TROUBLES ON THE ENEMY'S MOOR INT. LAGANSIDE COURT, BELFAST 1985 - DAY We find ourselves in a court room, full of people and bustling with noise. A man, (Paddy O'Thello 30), sits on the right hand side of the docks, with two policemen to his left, a solicitor to his right and a further two policemen to the right of them. He has short black hair and piercing blue eyes. He sits in shackles staring blankly ahead. On the left hand side of he docks sits a much thinner man, Ciann Callighan 31, with darting eyes and just one solicitor sitting to his left and a policeman to his right... A hammer bangs three times and the court is called to order. JUDGE This court is in session regarding the brutal and seemingly unprovoked murder of Dierdre O'Thello, wife of Paddy O'Thello and daughter of Barry st. Michael, the ulster unionist, a pivotal figure in relations between Northern Ireland and the Mainland. The first witness to be called forward is Ciann Callighan; former friend of the accused and recognised kingpin in various IRA linked terror attacks. Ciann steps up and is put under oath… on the King James Bible. A contradiction in itself. Paddy writhes in his shackles in the dock. JUDGE (CONT'D) For the benefit of the court, Mr. Callighan, could you please reiterate your relationship with the accused, Mr. O'Thello? CIANN smirks CIANN I have known the accused for the best part of ten years, Your Honour. We met in a bar in Dublin one week after the 1974 car bombings that killed 33 people. A five month old baby was among the victims along with pensioners. Either way, the only thing connecting the random victims was innocence. An innocent woman, too, was Martha O'Thello , mother of the accused whose family had only a severed, nail riddled thigh and some blood stained tufts of hair to bury and grieve over. Ciann casts a nervous glance at his former friend, companion and soldier. His glance is met by fierce eyes before continuing with his story. CIANN (CONT'D) I'd never met a man with so much fire and hatred in his eyes. He looked rough, haggard and sat in the corner drinking straight whiskey all day long. When I approached him he asked if I wanted to live or die… PROSECUTOR Objection, Your Honour. The witness is transgressing from the matter at hand. What has this got to do with soliciting the murder of Mr. St. Michael's daughter? JUDGE Objection observed Mr. Callighan, you digress. Please tell the court how and why you convinced this political soldier to murder his wife, as she slept? A stifled cough from the court. CIANN I acted out of jealousy, your Honour. I was jealous of the power wrought by Paddy in the North. I was envious of his position too. We are both southern Catholics. We should have been equal. I soon became lieutenant to Paddy; his second and inferior. Not only was I merely the laughing stock and henchman of the operation, Paddy wronged me in ways he could have never imagined. Rumour has it he slept with my wife. I planted seeds of doubt in his mind. I wanted to crush him. I wanted him to feel my pain. Quick shot of Paddy sitting in the docks, a single tear running down his cheek which falls of the end of the crucifix hanging round his neck CIANN (CONT'D) I set up his 'new best friend', Connor. Fecker thought he could take my place. I had him falsely accused of murder and Paddy disowned him as a liability to 'The Cause'. Of course Connor tried to regain favour through Deirdre, begging her to ask Paddy to reconsider. The Cause was after all our purpose in life. Paddy grew suspicious of always bumping into Connor. He was under the impression his wife had been sleeping with him. Far was it from me to either confirm or deny his thoughts, but sit back and watch them fester and grow. JUDGE Are you saying you actively encouraged doubt in your friend and superiors head? CIANN He is no friend of mine. He is an animal. A barbarian. Paddy rises in an attempt to attack Cain but his shackles hold him back. JUDGE Answer the question. CIANN I did, your honour. I twisted and manipulated him beyond repair. I used the guilt born in every catholic to crush him. It was his own doing. He came to his own conclusions. I merely… pointed in the wrong direction. JUDGE Judge: Is it also true that you suggested Connor had links to the Ulster Volunteer Force? Those suspected of having perpetrated the 1974 Dublin car bombings? And that you insinuated that Deirdre O'Thello, wife of the accused, had been passing information from Paddy to Connor regarding attacks and names of associates? CIANN I let slip that Connor's brother was heavily involved in the trial. I never suggested anything solid… JUDGE Did you or did you not say that Connor was honest? And you planted an Ulster unionist's flag in Deirdre's room, did you not, also? CIANN Planted? I misplaced it. But to O'thello, it was living proof of her disloyalty, and as for Connor, I suggested his honesty but never confirmed it… Your Honour, all I have done is to speak timidly. I barely fuelled his curiosity and played on his naiveté. He has undone himself, I think. JUDGE Mr Callighan, Thank you, you may step down. Callighan is led away handcuffed by policemen towards the cells. Paddy O'Thello is brought into the docks, shackled like an animal. He too, reluctantly swears upon the King James bible; an oath that means nothing. PADDY Oh monstrous! How have I ended up here? That man is evil. (Points to door) pure, incarnate evil! Here I stand shackled and humiliated like an animal. A foreigner and outsider in my own occupied land. A barbarian, manipulated to commit the ultimate sin and murder my love. That man! That sorry and lowly excuse of a man is the real criminal. He fights not for the colours of orange, white and green, but only green. He is a bitter and envious soul. I stand here before you on trial for murder at the end of a journey I started out of passion. Am I the barbarian for fighting against the unlawful killing of my people and family? Am I the barbarian for wanting to unite the peoples of a divided country that share the same language, literature and history? Am I the barbarian for trusting my best friend and putting faith in him? Now my wife and love lies buried. That lewd minx. I smothered her in her sleep… Paddy O'Thello, looks into the court and see's Connor alive, peering out from behind two big men, that look like bodyguards and begins to sob as the camera slowly pans out and the shot switches to Ciann Callighan alone in a cell CIANN He got what he deserved. All the boys are waiting for me to take his place when I get out. I'm going to be the leader. The instigator of the reunion. The lone soldier fighting the loyalists. No longer will I be second place. I crushed that man. I hate him. I hate him…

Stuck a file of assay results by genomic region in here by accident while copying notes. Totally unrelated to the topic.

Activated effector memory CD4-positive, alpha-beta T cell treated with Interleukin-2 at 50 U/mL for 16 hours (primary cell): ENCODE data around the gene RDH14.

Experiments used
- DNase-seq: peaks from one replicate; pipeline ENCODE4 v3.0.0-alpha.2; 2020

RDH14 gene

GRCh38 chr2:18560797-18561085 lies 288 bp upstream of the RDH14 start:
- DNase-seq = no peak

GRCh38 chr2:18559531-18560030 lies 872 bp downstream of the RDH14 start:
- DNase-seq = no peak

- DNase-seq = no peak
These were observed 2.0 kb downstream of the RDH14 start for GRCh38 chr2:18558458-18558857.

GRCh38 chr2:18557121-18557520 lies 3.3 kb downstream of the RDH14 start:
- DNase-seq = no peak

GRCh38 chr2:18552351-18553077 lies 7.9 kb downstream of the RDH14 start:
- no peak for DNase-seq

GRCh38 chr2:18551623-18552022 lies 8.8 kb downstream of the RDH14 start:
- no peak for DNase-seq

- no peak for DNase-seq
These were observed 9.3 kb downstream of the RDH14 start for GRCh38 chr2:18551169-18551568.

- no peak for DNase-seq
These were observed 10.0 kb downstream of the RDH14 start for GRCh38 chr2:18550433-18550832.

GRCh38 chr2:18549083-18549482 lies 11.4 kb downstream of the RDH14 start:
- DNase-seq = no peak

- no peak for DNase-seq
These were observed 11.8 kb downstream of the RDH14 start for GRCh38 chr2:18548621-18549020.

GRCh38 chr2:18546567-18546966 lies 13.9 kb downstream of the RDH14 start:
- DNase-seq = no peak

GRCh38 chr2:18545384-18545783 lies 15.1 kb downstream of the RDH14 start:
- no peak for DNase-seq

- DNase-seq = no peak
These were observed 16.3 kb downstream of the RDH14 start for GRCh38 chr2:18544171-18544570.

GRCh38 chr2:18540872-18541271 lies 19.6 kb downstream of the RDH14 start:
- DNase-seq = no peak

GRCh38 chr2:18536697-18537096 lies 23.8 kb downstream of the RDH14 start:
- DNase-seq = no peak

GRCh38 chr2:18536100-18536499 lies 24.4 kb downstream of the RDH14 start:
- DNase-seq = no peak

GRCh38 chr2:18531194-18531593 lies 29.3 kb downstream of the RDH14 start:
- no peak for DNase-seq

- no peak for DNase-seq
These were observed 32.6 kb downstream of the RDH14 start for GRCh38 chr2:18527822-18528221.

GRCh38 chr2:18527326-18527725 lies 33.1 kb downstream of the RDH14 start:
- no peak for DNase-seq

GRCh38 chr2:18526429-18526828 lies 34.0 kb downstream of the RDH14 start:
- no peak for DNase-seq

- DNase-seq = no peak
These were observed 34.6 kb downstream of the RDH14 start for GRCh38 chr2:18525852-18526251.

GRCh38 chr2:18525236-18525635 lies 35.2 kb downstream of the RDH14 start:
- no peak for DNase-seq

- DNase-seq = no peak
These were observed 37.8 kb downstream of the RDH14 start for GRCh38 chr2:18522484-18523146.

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Short Story / Literary Fiction